How Building an Open Source Planetary Rover Can Develop IT Skills
In May, NASA’s Jet Propulsion Laboratory began offering an online open source tutorial to entice high school students to write some code, assemble an assortment of obtainable parts and build their own smaller copy of a working planetary rover similar to the one that has traversed Mars.
The idea, according to NASA and the JPL, is that developing an interest in and pursuing a career in writing software or becoming an electrical engineer, mechanical engineer or robotics expert can start by exposing students to intriguing science opportunities.
The Open Source Rover project includes detailed directions for writing code, acquiring and assembling the needed components, building and testing the rover and other needed advice and expertise to guide students along in their work.
But despite the student focus of the original project, it’s also open to anyone else, including IT pros, channel partners or anyone who wants to try or develop their skills with open source code writing and use.
“I see it as a way for people to get involved and start using open source if they haven’t before,” Michael “Mik” Cox, a data scientist at the JPL in Pasadena, told Channel Futures. “That said, that wasn’t really one of the main motivations for us in putting this project together. We were really looking at it as a way to get people excited about robotics and space exploration, starting with high-schoolers.”
All the details are laid out in the plans page which is posted on the GitHub code open source repository, where participants can dive into the project and grow their skills.
Participants can also register to use the discussion and FAQ page, where they can also post to user forums where they can talk with others about their work.
Not Just for Students
The rover project, though it was started to lure high school students to look into science as a career, could definitely be an intriguing exercise for IT pros and channel partners who want to expand their open source skills, said Clyde Seepersad, the general manager of training and certification at The Linux Foundation.
“The Linux Foundation believes strongly that skills are developed by doing rather than by reading, listening and watching alone,” said Seepersad. “The JPL initiative does exactly that, by providing a challenge that is both practical and culturally relevant.”
Activities and projects like the rover project from the JPL help break down artificial labels which separate “hardware people compared to software people,” and allows users to explore the interaction between the two, which can bring about real learning, he said.
“This challenge is a great example of how richly interwoven software can be with the real world,” said Seepersad. “Some concrete learnings I’d expect to see from participation in this activity would be introducing individuals to working with Git, installing open source software such as Android and how to combine hardware and software.”
There’s an added benefit, he said: “It also helps make open source and technology in general fun, which gets more people to try it out and stick to it.”
Charles King, principal analyst with Pund-IT, agreed that high school students are not the only potential participants who could benefit from being involved with the project.
“From the beginning, the success of open source projects has rested on willing collaboration by interested parties,” King told Channel Futures. “In that sense, open source wasn’t especially new or original. Successful collaboration has been around for a long time. Linux extended that model to software development, and a few companies have taken it into new directions, like IBM open sourcing its Power CPU architecture.”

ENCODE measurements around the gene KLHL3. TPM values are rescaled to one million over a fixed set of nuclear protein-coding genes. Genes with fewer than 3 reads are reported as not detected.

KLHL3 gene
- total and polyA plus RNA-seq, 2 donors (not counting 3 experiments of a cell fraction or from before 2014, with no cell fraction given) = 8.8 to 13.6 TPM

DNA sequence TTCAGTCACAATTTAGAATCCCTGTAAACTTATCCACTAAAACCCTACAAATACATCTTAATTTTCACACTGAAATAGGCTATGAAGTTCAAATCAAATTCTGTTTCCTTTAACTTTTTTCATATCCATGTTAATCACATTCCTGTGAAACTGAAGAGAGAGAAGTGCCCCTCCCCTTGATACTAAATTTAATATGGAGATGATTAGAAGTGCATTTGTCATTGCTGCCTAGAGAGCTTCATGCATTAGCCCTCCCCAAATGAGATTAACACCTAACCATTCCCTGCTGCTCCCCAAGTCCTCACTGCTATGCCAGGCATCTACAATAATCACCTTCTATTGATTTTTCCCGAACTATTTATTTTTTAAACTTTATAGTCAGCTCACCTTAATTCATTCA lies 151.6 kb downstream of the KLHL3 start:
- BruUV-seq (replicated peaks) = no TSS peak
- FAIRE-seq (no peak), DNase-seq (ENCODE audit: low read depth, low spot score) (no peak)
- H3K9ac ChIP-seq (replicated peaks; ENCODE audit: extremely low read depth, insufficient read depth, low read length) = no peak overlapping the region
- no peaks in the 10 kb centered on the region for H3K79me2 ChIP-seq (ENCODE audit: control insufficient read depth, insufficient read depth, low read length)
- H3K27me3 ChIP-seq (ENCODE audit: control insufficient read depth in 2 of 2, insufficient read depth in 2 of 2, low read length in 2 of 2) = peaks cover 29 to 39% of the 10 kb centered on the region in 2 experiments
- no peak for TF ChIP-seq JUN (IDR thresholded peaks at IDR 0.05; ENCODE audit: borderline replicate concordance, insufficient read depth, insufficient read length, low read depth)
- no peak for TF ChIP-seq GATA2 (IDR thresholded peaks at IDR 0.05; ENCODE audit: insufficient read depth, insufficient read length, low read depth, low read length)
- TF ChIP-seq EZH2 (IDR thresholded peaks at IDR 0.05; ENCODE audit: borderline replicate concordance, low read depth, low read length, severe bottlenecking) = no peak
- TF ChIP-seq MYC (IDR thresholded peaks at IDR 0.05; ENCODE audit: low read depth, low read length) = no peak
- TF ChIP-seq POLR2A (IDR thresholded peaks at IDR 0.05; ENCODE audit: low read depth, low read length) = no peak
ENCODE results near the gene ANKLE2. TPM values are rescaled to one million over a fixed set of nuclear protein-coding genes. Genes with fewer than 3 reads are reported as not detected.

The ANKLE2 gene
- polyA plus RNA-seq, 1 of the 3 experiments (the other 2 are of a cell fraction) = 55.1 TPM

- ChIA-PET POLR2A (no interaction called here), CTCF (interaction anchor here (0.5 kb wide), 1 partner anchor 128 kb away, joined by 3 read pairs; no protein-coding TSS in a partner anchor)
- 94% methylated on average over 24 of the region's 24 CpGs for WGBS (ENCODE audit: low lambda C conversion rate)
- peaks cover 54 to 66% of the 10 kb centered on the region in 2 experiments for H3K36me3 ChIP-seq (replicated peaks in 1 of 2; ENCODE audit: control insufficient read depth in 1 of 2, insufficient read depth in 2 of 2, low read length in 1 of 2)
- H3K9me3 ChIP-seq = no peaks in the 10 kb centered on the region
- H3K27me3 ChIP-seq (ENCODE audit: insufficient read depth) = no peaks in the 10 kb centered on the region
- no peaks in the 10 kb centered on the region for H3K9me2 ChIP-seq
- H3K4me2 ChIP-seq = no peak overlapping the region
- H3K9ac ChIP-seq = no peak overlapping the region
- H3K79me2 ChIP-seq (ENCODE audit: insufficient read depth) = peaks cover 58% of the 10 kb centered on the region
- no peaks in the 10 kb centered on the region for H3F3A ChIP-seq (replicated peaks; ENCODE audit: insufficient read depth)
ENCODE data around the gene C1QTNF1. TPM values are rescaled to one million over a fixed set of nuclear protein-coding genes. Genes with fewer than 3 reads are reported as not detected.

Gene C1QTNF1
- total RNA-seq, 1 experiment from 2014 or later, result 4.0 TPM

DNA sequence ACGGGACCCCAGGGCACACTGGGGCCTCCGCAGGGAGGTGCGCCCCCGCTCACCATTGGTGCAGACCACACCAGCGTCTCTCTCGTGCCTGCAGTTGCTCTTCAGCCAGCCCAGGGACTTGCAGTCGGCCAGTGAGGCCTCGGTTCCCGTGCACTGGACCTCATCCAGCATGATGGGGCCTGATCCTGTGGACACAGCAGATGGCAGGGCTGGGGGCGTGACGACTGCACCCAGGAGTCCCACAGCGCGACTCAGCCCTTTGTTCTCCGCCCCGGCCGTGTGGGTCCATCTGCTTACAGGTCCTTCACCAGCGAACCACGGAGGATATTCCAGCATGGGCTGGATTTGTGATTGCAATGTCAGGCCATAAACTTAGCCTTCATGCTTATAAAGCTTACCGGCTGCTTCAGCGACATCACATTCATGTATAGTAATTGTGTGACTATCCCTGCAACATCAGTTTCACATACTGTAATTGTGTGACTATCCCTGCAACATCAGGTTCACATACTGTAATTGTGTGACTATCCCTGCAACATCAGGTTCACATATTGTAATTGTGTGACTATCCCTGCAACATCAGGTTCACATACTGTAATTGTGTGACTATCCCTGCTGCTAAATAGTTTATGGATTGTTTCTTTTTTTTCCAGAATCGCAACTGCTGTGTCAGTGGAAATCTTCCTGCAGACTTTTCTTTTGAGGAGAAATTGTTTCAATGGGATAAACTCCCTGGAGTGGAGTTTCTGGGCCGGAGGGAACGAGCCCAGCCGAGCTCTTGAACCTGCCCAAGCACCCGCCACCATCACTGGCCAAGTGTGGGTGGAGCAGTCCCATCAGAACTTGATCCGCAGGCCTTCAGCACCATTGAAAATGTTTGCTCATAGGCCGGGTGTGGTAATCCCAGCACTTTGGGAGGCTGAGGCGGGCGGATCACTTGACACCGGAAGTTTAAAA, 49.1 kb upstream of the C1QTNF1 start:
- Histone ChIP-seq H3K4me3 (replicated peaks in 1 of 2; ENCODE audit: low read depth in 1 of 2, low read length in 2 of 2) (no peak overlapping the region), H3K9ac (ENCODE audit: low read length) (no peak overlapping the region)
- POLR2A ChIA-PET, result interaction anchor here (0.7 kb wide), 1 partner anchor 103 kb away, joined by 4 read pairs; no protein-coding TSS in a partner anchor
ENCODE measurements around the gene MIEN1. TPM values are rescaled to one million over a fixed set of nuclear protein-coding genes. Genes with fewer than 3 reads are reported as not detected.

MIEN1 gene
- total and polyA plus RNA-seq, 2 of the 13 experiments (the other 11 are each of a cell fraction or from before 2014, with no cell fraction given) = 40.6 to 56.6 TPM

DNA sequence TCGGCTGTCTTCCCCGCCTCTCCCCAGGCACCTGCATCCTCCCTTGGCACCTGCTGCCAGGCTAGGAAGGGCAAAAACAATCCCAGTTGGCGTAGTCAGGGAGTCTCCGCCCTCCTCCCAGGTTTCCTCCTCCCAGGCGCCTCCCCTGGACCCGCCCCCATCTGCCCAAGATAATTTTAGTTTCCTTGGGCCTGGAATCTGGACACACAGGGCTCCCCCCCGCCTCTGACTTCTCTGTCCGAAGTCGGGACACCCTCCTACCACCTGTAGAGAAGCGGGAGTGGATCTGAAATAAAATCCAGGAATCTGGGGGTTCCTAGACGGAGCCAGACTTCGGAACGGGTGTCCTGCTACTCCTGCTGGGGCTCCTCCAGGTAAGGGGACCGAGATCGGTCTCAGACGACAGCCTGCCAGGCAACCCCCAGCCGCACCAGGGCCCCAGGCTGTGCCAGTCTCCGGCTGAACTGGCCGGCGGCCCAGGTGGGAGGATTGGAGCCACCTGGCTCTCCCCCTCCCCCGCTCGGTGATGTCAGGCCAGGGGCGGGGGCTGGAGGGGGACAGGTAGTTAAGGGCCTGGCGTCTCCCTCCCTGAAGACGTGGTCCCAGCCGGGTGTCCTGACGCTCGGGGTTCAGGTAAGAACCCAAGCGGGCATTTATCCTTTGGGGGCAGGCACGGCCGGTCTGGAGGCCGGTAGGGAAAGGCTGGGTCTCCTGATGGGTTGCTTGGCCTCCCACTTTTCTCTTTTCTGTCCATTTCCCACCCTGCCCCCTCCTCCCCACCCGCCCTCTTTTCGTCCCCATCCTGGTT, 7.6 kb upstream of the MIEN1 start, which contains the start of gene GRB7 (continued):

The JPL rover program could push that kind of collaboration even more as new users, including IT pros looking for more experiences with open source, give it a look, he said. “The agency should help pique interest in and even enthusiasm for space travel and related projects” through the rover program, according to King. “Plus, it may see some work and approaches to rover design that never occurred to its own engineers. Those are all good things, so it’s nice to see what many consider a stodgy government agency experiment with new approaches and voluntary partners.”
In a July 31 post on the JPL’s website, the agency laid out more details of the rover project, including what led NASA to offer a chance to build a small version of the Curiosity rover that landed on and explored Mars on a previous space mission.
After the successful landing of Curiosity on Mars, the JPL built a smaller educational model of the rover, which was called “ROV-E,” as an education tool for high school and university students and for the general public. The rover could be demonstrated in classrooms, museums and at other events to show off robotic principles, according to the post.
“The response to this rover was very positive and often included the question, ‘How can we build one of our own?'”
That’s when JPL engineers went to work designing a model that could be built from commercial off-the-shelf parts for about $2,500, which birthed the open source rover project.
“This is an educational tool for us, it’s an outreach tool,” said the JPL’s Cox. “From there what we’re hoping is that with the open source component, that people will now have this base kit of a rover and they can build and improve them, with additions of new modules like a robotic arm. Our hope is that after they add it they would contribute that back in open source in the hope that others would use as well.”
The project could also be used as a team-building tool, said Cox. “It’s fun, and it looks just like the Mars rover.”